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Road trips can be a lot of fun — but they can also drain your wallet quickly if you aren't careful.

From high gas costs and park admission fares to lodging and the price of eating out every night, the expenses can add up quickly. But at the same time, it's very possible to do road trips cheaply and efficiently. Without the headache of worrying about how much money you're leaking, you can enjoy the open road a whole lot more. Here's how to save money on a road trip.

1. Prepare Your Budget, Route, and Packing List in Advance

If you want to save money on a road trip, be sure you're ready to go. Try to count up all your expenses before you hit the road and create a budget. It's also a good idea to plan your route in advance so you don't end up taking unnecessary, gas-guzzling detours. And finally, be sure to pack in advance so you don't find yourself having to buy tons of things you forgot along the way.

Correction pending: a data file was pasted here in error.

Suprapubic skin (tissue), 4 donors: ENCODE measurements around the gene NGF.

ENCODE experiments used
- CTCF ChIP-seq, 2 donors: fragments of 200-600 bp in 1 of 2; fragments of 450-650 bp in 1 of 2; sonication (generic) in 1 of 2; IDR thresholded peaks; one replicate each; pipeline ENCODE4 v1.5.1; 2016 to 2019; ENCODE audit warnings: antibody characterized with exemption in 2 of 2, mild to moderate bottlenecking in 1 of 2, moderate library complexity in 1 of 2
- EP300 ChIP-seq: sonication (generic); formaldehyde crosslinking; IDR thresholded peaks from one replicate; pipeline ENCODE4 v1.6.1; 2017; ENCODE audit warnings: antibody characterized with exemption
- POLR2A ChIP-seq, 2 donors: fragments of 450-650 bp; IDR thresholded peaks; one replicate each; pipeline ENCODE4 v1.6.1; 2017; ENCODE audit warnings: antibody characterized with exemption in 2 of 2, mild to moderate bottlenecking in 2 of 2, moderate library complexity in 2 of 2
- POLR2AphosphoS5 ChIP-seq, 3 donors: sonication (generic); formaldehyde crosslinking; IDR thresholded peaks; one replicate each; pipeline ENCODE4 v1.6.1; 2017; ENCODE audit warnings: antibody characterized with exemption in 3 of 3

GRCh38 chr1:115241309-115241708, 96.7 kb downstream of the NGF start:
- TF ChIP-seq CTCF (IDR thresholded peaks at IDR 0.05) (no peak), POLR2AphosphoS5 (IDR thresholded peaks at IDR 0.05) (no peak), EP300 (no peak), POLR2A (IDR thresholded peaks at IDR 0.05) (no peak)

2. Book Cheap Accommodations — Or Try Camping

All those motel rooms can add up surprisingly quick, but camping is often cheap or free, and it's a great way to get intimate with the place you're visiting. You can check the Bureau of Land Management's website for free campsites. Freecampsite.com also provides great information on If you don't have a tent or don't want to camp every night, try booking cheap Airbnbs or booking hotels in advance, making sure to compare prices.

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If you're planning on sleeping in your car, a few tips: WalMart allows all-night parking, as do many 24-hour gyms. (Buying a membership to Planet Fitness or something like it also gives you a great place to stop, shower, and recharge while on the road).